How long after an incident can you make a negligence claim? Nicholas Heaton and Toby Rouse report
A recent House of Lords decision may make it easier for professionals and their insurers to defeat negligence claims brought after the primary limitation period of six years has expired.
Although claims for negligence must normally be brought within six years of the claimant first suffering damage caused by the negligence, in certain circumstances, Section 14A of the Limitation Act 1980 allows a claimant to bring his claim later, provided it is started within three years of when they first had the knowledge (or could reasonably have acquired the knowledge) of the material facts required to bring a claim in respect of the relevant damage.
It is not uncommon for claimants in professional negligence claims to try to rely on S14A to allow them to bring their claim when it would otherwise be out of time.
The House of Lords' judgment in Haward v Fawcetts decides what the claimant must know before the three-year time limit under S14A starts to run. It is, however, an important decision for professionals and their insurers.
Haward v Fawcetts was a claim against a firm of accountants. The claimant, Haward, had bought shares in a company and then made further substantial investments in it in reliance on the allegedly negligent advice of his accountants, Fawcetts.
The purchase of the company and the subsequent investments had been made more than six years before the proceedings were started and so Haward relied on S14A.
It was accepted that Haward had known he had relied on Fawcetts' advice when he acquired the company and committed himself to further investment in it and that he had known more than three years before the claim was started that his investments in the company had been irrecoverably lost.
In the High Court, the judge found that Haward's claim was out of time. This was because he had known all the material facts and events as they had occurred.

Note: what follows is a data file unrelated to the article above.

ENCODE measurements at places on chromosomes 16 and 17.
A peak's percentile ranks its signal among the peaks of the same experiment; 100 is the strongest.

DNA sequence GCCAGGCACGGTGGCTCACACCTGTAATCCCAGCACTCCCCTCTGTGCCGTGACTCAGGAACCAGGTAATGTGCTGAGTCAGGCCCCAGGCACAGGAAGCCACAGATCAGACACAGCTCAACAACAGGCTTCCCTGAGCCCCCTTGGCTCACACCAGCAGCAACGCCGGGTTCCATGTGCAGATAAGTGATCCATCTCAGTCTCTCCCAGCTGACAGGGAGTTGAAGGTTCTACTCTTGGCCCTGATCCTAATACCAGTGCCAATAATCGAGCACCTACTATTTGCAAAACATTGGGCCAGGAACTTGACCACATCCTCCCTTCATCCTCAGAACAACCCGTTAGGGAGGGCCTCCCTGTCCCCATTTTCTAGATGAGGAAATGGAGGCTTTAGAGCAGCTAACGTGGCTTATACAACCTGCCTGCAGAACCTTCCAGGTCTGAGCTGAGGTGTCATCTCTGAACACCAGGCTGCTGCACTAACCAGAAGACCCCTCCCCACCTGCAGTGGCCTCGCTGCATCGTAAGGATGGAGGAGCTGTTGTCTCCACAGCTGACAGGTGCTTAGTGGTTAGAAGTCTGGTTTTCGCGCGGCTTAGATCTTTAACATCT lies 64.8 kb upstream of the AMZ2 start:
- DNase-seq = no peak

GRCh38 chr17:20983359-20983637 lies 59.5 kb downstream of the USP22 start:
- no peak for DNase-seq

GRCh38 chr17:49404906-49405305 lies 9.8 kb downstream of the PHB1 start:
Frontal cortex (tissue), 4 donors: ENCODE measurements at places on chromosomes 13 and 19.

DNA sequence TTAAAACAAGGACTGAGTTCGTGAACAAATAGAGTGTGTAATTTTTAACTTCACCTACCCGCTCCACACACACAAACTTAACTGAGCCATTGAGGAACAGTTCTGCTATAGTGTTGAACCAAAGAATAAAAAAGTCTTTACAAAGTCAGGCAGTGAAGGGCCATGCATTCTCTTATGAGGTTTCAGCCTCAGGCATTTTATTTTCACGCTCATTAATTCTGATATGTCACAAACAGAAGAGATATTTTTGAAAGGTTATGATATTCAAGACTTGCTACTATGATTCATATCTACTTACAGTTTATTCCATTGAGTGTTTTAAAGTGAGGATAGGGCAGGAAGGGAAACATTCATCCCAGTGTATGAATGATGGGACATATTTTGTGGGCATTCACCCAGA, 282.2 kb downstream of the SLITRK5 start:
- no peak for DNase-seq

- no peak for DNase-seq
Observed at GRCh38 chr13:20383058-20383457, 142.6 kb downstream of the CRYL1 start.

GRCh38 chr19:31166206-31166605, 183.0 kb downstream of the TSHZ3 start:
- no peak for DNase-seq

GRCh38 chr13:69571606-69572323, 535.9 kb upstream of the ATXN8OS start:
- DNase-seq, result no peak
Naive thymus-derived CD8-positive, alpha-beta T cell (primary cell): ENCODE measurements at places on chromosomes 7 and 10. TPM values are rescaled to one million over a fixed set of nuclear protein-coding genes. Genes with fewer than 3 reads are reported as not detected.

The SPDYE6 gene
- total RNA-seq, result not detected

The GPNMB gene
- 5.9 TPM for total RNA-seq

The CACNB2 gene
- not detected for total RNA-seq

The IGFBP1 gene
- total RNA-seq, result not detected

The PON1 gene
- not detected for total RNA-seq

He had known the fact of his damage (he had made a bad investment) and he had known that the damage was caused by an act of the defendant (he had known that he had made the investment on the advice of the Fawcetts).
The judge thought the only matter he had not known was whether the accountants had been negligent and S14A(9) expressly provides that knowledge of this is not relevant for the purpose of determining when time starts to run under S14A.
The Court of Appeal disagreed with the judge at the first instance. The Court of Appeal found that there was more than one possible cause of the loss (as the collapse of the company in which Haward had invested could have happened for a number of reasons).
Haward, the Court of Appeal found, had not known that the damage he had suffered was attributable to the advice of Fawcetts and the claim was, therefore, not out of time.
The House of Lords reversed the Court of Appeal's decision, finding that the claim had not been brought in time.
It found that the claimant had failed to show that he had acquired the relevant knowledge less than three years before starting his claim and so he was unable to rely on S14A to bring his claim.